MPO’BARC, and an Onslaught of Other Crazy Acronyms

On March 10, the campus received an all-student email urging the members of the campus community to refer to the Athletics and Recreation Center by its new official name (as of Feb. 20): the Michael P. O’Brien Athletics and Recreation Center. Because it was a campus-wide email, many students probably deleted the email without looking at it carefully, if at all. I remember reading it and shrugging and then proceeding to delete it. New emails from Tom Fisher, the director of the Michael P. O’Brien Athletics and Recreation Center, had the full name of the center typed out in the headings, but then, this was only a reflection of the fact that, well, the building’s name had officially changed. I didn’t think anything of it.

Then Monday, the night of Point News meetings, came around.

As you have probably noticed, The Point News has a policy of giving the full name of associations or buildings on the first reference, and then the abbreviation on the second reference. For example, the Student Environmental Action Coalition becomes SEAC, and the Athletics and Recreation Center becomes the ARC, or at least it used to. Now, after some discussion with the Point News staff, we’re still not sure what the Michael P.O’Brien Athletics and Recreation Center would officially become upon abbreviation. An email sent out a week or so ago abbreviated it to MPOARC. In the Point News room, we had discussed the possibility of MPO’BARC, or MPOBARC (without the apostrophe, for those who think that MPO’BARC looks too much like a chant from an H. P. Lovecraft story). Either way, whether we use MPOARC or MPO’BARC or MPOBARC, this poses a problem for us.

The purpose of acronyms is to allow a text to become easier for its audience to read. Ideally, the reader is already familiar with the acronym used, and so slogging through the wordiness of full titles becomes a non-issue. Even if the reader is unfamiliar with the full name of whatever is being abbreviated, the abbreviation still makes reading easier and less wordy. This is especially necessary in journalism, where wordiness is the easiest way to get a reader to put the newspaper down and to switch on the TV instead. Therefore, the whole notion of using MPOBARC as an acronym makes very little sense. Not only are most students and faculty unused to seeing this acronym or any of its variants in print, but the sheer use of so many capital letters in one acronym–which can’t even be pronounced like a word in itself, as can, say, UNICEF–would actually make the reader slow down every time the acronym popped up in print. This is counterproductive.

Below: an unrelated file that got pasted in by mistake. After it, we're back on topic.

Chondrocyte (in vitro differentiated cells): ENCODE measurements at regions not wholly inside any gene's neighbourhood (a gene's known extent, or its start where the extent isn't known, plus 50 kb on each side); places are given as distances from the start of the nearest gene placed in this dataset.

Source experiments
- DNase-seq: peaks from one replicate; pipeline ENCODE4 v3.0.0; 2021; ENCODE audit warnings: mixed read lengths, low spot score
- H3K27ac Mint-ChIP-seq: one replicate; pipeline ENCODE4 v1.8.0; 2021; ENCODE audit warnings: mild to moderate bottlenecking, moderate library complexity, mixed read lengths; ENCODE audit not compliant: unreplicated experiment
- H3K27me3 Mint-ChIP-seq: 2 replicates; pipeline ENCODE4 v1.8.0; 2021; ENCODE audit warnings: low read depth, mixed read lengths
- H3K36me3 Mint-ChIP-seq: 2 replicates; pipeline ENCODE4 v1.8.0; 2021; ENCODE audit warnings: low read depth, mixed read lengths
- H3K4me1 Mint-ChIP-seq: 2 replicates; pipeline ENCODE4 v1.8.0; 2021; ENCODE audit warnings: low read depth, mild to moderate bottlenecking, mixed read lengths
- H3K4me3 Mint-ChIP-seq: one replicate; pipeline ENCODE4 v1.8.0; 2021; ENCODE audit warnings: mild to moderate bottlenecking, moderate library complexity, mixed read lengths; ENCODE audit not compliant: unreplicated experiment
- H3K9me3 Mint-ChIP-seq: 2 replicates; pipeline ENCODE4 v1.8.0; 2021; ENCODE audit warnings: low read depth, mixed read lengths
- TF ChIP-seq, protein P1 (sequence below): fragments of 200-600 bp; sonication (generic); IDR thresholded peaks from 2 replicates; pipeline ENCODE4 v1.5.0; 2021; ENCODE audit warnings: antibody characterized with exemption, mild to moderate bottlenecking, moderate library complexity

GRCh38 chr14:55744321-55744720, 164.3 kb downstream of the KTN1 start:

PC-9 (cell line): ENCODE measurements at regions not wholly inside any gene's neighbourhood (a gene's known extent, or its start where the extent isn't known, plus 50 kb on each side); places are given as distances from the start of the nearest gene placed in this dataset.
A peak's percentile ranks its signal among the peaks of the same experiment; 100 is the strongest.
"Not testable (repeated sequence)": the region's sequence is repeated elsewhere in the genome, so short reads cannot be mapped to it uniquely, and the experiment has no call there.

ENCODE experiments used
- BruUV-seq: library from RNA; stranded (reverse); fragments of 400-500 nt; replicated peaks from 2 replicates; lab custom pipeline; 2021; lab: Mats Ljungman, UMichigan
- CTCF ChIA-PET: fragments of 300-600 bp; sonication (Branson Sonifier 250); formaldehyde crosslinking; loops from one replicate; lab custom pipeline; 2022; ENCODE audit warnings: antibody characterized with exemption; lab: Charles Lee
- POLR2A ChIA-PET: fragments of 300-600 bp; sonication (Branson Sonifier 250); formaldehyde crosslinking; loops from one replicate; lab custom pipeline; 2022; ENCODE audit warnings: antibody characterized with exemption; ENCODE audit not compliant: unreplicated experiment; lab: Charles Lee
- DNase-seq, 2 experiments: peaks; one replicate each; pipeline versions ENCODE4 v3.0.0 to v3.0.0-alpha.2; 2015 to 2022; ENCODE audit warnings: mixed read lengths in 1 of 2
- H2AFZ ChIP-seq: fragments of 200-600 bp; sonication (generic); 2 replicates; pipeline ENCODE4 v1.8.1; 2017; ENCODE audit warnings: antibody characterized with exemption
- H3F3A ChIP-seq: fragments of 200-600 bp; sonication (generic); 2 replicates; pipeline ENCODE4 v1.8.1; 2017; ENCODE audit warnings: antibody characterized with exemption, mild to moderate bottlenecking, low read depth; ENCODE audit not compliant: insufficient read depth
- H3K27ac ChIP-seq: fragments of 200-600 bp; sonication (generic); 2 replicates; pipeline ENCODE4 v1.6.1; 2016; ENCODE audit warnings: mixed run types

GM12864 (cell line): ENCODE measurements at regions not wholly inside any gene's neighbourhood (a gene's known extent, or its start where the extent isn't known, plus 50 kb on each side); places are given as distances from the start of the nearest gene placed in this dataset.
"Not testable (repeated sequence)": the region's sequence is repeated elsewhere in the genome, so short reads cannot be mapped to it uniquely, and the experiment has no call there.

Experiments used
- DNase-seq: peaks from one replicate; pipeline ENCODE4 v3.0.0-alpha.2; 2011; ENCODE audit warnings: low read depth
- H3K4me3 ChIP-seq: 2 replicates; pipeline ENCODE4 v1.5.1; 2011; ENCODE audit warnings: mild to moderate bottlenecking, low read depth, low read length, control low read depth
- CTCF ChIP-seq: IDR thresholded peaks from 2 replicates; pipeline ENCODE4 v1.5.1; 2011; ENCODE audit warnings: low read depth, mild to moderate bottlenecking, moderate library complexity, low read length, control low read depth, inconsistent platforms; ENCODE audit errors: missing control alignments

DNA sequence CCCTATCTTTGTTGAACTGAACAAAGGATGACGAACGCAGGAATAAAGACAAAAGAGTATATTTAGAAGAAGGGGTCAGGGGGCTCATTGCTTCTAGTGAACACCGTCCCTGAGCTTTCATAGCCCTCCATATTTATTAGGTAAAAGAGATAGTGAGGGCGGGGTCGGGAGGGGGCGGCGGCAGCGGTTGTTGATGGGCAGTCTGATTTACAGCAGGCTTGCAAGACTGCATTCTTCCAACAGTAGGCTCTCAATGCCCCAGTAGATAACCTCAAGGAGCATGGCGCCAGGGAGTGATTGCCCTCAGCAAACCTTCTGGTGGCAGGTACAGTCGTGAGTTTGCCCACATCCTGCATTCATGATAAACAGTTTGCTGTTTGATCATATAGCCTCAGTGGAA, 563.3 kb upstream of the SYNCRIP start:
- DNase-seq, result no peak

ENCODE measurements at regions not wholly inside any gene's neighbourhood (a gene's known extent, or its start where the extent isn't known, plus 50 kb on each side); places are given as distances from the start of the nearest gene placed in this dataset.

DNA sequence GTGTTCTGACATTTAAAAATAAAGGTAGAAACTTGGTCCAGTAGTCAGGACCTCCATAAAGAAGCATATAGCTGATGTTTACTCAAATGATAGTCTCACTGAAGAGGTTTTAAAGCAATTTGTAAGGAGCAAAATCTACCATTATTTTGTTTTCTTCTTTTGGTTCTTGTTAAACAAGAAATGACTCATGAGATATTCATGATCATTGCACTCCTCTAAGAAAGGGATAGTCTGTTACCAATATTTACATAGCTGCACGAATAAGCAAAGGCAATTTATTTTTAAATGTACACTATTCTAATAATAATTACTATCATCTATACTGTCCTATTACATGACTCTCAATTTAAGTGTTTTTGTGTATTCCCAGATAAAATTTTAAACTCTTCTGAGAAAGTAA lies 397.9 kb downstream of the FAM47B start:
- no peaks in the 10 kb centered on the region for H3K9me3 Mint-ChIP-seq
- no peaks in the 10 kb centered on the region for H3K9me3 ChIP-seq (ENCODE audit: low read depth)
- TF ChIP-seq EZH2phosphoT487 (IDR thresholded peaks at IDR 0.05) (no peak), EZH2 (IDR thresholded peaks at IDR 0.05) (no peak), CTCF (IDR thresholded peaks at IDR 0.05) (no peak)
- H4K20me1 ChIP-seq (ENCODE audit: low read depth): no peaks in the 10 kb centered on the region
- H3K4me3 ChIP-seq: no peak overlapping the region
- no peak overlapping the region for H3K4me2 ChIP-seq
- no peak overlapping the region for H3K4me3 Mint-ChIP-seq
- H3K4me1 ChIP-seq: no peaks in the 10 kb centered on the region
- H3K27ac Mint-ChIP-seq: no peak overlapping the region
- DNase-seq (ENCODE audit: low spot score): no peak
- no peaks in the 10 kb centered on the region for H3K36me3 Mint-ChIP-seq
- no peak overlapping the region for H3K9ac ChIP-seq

We talked about this as a staff, and taking this into account, decided that we would now refer to what was the Athletics and Recreation Center as the Michael P. O’Brien Athletics and Recreation Center on first reference, and the old usage of ARC on all other references to make articles read more smoothly.

I would also like to add that none of us have anything against Michael P. O’Brien. None of us resent that the athletics building is now named after him. I do, however, wonder why the ARC is the only building that seems to have drawn administrative attention regarding the use of its proper name. I rarely see emails calling the River Center the James P. Muldoon River Center (JPMRC?), even though Muldoon is the chair of the Board of Trustees while O’Brien is a trustee that to my knowledge holds no special rank within the Board. The Health Center’s official name is Ethel Chance Hall (ECH? ECHC?), named after a nurse who worked at the Health Center for 32 years, although I have never seen or heard anyone call it that (except maybe on some of the campus maps). If any of us at the Point News just missed the memo on any of these names, then we’d be happy to rectify this and begin including other proper names as part of the first reference wording of these buildings ‘ names. Until then, Ethel Chance Hall is the Health Center, the James P. Muldoon River Center is the River Center, and the Michael P. O’Brien ARC is the ARC–after the first reference.

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